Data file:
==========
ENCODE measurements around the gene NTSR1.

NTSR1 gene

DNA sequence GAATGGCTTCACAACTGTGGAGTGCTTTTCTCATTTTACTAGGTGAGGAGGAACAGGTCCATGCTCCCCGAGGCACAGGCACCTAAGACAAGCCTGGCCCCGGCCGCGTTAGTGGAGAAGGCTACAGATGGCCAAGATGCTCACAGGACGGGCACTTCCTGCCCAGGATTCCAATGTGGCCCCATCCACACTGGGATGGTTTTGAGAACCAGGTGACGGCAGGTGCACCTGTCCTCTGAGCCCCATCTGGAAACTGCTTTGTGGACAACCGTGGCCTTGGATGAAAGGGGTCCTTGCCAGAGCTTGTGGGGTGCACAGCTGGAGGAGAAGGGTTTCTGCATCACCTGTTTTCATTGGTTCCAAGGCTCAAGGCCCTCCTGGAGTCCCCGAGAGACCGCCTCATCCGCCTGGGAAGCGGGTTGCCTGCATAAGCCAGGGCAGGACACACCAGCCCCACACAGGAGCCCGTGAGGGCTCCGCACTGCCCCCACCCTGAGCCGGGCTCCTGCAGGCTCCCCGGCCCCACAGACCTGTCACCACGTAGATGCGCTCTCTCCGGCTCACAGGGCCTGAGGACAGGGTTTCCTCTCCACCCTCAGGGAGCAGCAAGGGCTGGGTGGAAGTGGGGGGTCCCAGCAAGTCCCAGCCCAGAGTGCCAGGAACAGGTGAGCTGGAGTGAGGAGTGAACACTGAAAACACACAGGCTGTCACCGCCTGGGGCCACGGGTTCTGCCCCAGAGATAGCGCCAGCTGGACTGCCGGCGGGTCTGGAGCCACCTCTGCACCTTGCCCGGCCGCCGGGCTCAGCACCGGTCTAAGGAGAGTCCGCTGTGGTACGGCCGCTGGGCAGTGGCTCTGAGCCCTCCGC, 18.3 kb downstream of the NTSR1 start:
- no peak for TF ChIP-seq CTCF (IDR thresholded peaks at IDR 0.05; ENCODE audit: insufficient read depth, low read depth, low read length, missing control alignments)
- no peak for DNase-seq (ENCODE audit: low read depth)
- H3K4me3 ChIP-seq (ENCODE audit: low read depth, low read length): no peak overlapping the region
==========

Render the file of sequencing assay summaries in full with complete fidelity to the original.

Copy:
ENCODE measurements around the gene NTSR1.

NTSR1 gene

DNA sequence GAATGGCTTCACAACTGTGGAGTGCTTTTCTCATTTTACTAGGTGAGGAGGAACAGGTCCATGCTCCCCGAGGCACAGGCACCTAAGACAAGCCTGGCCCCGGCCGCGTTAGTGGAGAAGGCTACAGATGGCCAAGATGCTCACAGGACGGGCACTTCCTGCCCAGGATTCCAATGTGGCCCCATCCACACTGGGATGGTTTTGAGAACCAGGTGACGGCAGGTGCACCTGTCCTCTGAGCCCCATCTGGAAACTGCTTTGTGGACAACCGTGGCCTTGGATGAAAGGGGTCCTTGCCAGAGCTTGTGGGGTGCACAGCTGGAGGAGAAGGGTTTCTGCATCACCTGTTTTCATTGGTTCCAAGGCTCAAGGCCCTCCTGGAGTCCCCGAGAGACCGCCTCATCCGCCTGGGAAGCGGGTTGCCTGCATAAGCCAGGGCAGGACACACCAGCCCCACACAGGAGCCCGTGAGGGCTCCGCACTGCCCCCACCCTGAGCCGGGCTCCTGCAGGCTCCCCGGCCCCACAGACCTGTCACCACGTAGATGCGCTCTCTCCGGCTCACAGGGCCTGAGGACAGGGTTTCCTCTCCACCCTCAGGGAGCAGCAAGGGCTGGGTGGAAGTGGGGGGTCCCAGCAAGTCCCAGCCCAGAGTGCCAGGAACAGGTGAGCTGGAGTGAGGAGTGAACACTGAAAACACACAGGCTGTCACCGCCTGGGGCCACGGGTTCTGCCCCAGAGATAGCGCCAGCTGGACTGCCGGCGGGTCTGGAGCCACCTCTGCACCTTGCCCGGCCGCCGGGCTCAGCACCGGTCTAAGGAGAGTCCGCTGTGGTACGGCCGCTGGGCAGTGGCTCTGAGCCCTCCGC, 18.3 kb downstream of the NTSR1 start:
- no peak for TF ChIP-seq CTCF (IDR thresholded peaks at IDR 0.05; ENCODE audit: insufficient read depth, low read depth, low read length, missing control alignments)
- no peak for DNase-seq (ENCODE audit: low read depth)
- H3K4me3 ChIP-seq (ENCODE audit: low read depth, low read length): no peak overlapping the region